>>MARKUS KUMMER: Thank you.  Veronica.

>>VERONICA CRETU: Thank you, Markus.  My proposal is the following:  I think that we should aim for simplicity and clear language.  So the way the -- the way the sub-themes are put here is fine.  On the contrary, instead of complicating things we should give them as simple as possible.  So because we are designing an event that is aiming at the broader community, not only at the community that exists already.  So if we want to do outreach and reach out to the others, the sub-themes have to be as simple and as clear as terminology as possible.  So this is fine.

One suggestion is if it's possible to have a short description, two, three sentences, coming behind each of the sub-themes so that people who have never been to IGF, they do a click on that and they have an understanding of what is that something about, what stands behind those sophisticated words at some point.

So from my perspective this is fine.  We should not complicate it more.  Keep it simple.  And provide a clear language and accessible explanation of what do these things mean.  Thank you.

>>MARKUS KUMMER: Thank you.  That point is well-taken.  We are sometimes too much insiders in the discussion at a meeting, as I used to say, when you say Internet Governance, the eyes of your interlocutor glaze over and some of these are insider phraseologies and terminology.

But the Secretariat will produce and update the program paper and there it will be explained, this is basically just the idea of the structure of what it could look like.  And yes, of course, enhanced cooperation is linked to multistakeholder principles.  That's why on the schedule we think it could make a three-hour session where you actually discuss it also in line with what we call the Brazilian proposal at the end of the WTPF.  But it maybe makes the discussion more complicated that we see it unnecessary that we see it in the schedule, but at the same time I also thought it gives more of an idea of what actually the meeting could look like if we followed this approach.  Bill.  And Mark.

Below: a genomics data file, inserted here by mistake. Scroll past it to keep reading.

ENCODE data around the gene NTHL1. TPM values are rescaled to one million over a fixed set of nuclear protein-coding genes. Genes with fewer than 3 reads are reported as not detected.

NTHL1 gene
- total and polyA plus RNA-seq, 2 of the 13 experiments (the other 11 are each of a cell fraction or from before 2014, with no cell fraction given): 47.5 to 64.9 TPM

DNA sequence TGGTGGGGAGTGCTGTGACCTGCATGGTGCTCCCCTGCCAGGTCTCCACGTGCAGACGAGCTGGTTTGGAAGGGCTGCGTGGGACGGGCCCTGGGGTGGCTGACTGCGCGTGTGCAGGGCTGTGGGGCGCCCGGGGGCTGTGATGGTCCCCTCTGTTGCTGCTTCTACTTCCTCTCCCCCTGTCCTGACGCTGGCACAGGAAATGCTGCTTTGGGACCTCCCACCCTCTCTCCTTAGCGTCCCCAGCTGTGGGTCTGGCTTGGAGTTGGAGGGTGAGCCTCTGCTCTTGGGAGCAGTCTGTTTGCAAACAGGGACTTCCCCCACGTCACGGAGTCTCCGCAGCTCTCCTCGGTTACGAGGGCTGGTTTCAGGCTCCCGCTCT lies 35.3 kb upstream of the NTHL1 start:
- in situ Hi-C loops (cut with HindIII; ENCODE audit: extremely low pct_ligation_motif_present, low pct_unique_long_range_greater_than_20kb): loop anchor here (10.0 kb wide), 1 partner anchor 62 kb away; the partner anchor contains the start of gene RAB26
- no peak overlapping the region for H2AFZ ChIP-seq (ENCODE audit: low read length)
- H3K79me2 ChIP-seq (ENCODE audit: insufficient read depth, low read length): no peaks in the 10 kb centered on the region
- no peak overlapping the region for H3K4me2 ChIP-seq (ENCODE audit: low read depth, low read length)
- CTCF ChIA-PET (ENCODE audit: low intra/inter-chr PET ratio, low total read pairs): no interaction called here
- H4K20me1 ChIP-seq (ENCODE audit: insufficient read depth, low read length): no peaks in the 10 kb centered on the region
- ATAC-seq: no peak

>>BILL DRAKE: A couple of quick points.  One, the -- the session on the role of governments in multistakeholder cooperation, it would seem to me logical.

>>MARKUS KUMMER:  Can we not discuss the schedule?  We're not discussing the scheduled.  We're discussing the wording.

>>BILL DRAKE:  Right.  I meant the wording.  The wording of that and the wordings of other sessions are such that I would see them coupled in a way that would be more integrated.  Okay?

>>MARKUS KUMMER:  We'll try to put up the Word document with a list of the bullet points of what you had in session instead.  Maybe we could focus on that.  Do you have anything else?

>>BILL DRAKE:  Not if I can't say anything about the amount of time.

>>MARKUS KUMMER:   We're not discussing the schedule.  We're not discussing the schedule at this stage.  Hang on.  We have Chris and Fiona.

>>CHRIS DISSPAIN:  Thank you, Markus, a couple things.  If -- I just want to support the way that it has been phrased.  This isn't an revolution.  Revolution would have been to abandon our previous reference points, such as access and diversity, and move on to new ones.  This is -- this is an evolution in that we have retained our original anchor points and produced wording that focuses the discussions on this particular IGF on aspects of that.  And that's why it's good that they're called focus sessions.

I think that -- I agree with you.  I think that we are, in fact, still keeping those phrases and adding to them.

I just wanted to make one other point, which is that I'm slightly concerned about adding multistakeholder to enhanced corporation, which is, basically, an -- already an accepted term that people will kind of -- so I think juxtaposing the two sessions, I think, it makes sense.  I'm not sure we should be adding the additional word to the actual title.  Thank you.

>>MARKUS KUMMER:  Thank you.  Fiona, did you want to come back?

>>FIONA ALEXANDER:  I think just to add one other data point to this, which is you received 160 workshop proposals or close to that all based around this terminology and this wording?  So, for all the people who spent all the time getting all the workshop proposals and getting all the work together, for them to make sense and see that reflected in the schedule, it's good for them to keep it the way it's structured.